Conseslus Kipruto

Athlete Profile

    Kenya Kenya
    8 DEC 1994
Steeplechase silver medallist Conseslus Kipruto at the IAAF World Championships, Beijing 2015 (Getty Images)

Personal Best - Outdoor

Performance Wind Place Date
1000 Metres 2:19.85 Dillingen 22 JUL 2012
1500 Metres 3:39.57 Hengelo (Blankers-Koen Stadion) 08 JUN 2013
3000 Metres 7:44.09 Rieti (Guidobaldi) 09 SEP 2012
2000 Metres Steeplechase 5:28.65 Lille 08 JUL 2011
3000 Metres Steeplechase 8:00.12 Birmingham (Alexander), GBR 05 JUN 2016

Personal Best - Indoor

Performance Wind Place Date
3000 Metres 7:55.76 Glasgow (Emirates Arena) 20 FEB 2016

Progression - Outdoor

1000 Metres

Performance Place Date
2012 2:19.85 Dillingen 22 JUL

1500 Metres

Performance Place Date
2013 3:39.57 Hengelo (Blankers-Koen Stadion) 08 JUN

3000 Metres

Performance Place Date
2012 7:44.09 Rieti (Guidobaldi) 09 SEP

2000 Metres Steeplechase

Performance Place Date
2011 5:28.65 Lille 08 JUL

3000 Metres Steeplechase

Performance Place Date
2016 8:00.12 Birmingham (Alexander), GBR 05 JUN
2015 8:05.20 Eugene (Hayward Field), OR 30 MAY
2014 8:09.81 Monaco (Stade Louis II) 18 JUL
2013 8:01.16 Shanghai (SS) 18 MAY
2012 8:03.49 Monaco (Stade Louis II) 20 JUL
2011 8:27.30 Königs Wusterhausen 09 SEP
2010 8:54.1 Nairobi 17 JUN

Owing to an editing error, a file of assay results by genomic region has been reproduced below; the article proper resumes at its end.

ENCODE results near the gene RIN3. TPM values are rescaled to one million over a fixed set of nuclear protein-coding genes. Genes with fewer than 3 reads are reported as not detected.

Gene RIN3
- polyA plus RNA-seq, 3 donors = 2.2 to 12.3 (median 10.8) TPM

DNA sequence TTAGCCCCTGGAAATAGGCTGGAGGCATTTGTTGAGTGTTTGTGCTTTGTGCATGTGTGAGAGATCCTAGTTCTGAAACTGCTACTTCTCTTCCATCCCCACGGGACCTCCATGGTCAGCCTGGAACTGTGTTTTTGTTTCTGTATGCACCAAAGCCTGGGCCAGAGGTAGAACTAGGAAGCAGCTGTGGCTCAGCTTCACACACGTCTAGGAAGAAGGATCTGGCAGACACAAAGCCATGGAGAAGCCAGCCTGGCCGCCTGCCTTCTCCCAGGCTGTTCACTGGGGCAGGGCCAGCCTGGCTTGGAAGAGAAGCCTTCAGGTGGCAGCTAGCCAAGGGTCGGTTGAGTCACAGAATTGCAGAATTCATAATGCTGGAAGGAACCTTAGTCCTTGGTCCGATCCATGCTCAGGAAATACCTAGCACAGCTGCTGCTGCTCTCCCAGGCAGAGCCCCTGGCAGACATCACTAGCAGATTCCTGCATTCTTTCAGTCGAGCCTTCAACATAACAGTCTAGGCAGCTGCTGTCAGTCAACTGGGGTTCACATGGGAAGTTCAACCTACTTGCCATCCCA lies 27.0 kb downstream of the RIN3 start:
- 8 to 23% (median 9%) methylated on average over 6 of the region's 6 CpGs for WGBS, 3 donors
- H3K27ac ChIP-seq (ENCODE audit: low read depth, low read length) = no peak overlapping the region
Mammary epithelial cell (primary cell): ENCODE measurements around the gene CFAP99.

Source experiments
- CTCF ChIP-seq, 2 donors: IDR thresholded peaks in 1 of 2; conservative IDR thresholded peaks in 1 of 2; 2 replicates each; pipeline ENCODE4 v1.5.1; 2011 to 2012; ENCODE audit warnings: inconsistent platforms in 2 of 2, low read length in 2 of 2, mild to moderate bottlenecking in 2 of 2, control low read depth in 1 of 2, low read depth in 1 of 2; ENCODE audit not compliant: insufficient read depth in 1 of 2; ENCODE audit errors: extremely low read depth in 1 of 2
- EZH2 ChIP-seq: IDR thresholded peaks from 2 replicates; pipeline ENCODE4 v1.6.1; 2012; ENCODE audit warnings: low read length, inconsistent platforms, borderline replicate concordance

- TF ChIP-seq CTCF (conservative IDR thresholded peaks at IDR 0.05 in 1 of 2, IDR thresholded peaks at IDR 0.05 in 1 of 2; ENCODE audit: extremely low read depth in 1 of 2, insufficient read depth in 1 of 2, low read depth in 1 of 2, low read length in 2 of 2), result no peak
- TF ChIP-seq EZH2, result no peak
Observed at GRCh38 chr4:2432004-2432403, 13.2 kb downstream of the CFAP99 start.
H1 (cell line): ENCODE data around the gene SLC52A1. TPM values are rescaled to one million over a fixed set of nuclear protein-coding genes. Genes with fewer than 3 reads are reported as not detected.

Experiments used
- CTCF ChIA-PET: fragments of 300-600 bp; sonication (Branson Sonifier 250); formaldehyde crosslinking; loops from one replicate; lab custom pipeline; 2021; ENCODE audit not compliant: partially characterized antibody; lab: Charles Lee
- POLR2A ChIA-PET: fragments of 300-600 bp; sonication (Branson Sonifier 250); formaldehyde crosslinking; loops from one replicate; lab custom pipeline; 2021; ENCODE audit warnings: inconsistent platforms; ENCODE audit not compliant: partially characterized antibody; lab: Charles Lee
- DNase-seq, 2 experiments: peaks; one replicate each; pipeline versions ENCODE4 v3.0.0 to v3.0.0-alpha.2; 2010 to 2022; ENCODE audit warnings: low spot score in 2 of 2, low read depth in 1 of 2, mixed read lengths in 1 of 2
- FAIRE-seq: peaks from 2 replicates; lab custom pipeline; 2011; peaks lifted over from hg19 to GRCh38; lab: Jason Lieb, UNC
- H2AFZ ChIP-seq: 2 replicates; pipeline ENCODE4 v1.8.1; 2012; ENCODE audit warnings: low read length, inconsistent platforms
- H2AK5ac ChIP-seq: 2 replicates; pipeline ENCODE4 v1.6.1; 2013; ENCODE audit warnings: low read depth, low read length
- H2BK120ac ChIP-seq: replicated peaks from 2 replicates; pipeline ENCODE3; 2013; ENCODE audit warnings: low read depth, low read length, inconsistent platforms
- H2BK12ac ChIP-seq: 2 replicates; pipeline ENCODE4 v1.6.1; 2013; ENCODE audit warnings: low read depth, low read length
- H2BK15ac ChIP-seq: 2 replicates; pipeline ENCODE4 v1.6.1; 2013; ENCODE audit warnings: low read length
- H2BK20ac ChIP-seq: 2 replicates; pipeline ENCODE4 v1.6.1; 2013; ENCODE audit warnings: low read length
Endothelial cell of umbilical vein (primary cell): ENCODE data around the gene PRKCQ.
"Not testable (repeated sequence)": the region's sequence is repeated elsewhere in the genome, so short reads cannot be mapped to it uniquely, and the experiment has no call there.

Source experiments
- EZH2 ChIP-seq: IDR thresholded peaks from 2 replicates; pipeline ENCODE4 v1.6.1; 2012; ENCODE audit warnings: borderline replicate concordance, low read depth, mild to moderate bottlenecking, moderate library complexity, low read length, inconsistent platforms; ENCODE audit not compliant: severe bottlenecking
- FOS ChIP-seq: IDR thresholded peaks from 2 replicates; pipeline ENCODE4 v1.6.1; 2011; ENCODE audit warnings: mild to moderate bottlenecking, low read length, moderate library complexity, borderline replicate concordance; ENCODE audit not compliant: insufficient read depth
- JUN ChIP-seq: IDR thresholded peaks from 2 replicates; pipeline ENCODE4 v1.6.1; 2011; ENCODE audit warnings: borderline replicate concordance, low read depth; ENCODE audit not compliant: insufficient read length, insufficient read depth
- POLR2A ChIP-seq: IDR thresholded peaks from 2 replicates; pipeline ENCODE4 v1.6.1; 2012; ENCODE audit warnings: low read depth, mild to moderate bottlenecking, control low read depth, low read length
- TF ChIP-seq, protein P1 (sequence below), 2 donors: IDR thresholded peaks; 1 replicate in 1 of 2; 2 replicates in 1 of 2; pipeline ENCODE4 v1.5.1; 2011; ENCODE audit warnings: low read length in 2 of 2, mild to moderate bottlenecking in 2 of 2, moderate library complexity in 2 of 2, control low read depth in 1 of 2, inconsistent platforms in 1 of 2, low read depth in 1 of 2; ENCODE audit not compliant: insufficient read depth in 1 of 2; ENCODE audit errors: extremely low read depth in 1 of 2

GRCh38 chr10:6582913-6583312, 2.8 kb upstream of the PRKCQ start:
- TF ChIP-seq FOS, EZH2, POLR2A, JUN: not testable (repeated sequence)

Progression - Indoor

3000 Metres

Performance Place Date
2016 7:55.76 Glasgow (Emirates Arena) 20 FEB
2014 8:12.19 Karlsruhe (Europahalle) 01 FEB

Honours - 2000 Metres Steeplechase

Rank Mark Wind Place Date
7th IAAF World Youth Championships 1 5:28.65 Lille 08 JUL 2011

Honours - 3000 Metres Steeplechase

Rank Mark Wind Place Date
The XXXI Olympic Games 1 8:03.28 Rio de Janeiro (Estádio Olímpico) 17 AUG 2016
15th IAAF World Championships 2 8:12.38 Beijing (National Stadium) 24 AUG 2015
14th IAAF World Championships 2 8:06.37 Moskva (Luzhniki) 15 AUG 2013
14th IAAF World Junior Championships 1 8:06.10 Barcelona (Estadio Olímpico) 15 JUL 2012

Honours - U20 Race

Rank Mark Wind Place Date
40th IAAF World Cross Country Championships 2013 5 21:40 Bydgoszcz (Myslecinek Park) 24 MAR 2013

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Update 15 August 2016


Conseslus KIPRUTO, Kenya (3000m Steeplechase, Cross Country)


Born: 8 December, 1994    

Coach: Japter Keter

Manager: Michel Boeting

Trains in Mosoriot


A prodigious talent, Conseslus Kipruto is slowly realizing his enormous potential and looks primed to take over from Ezekiel Kemboi as the king of the steeplechase.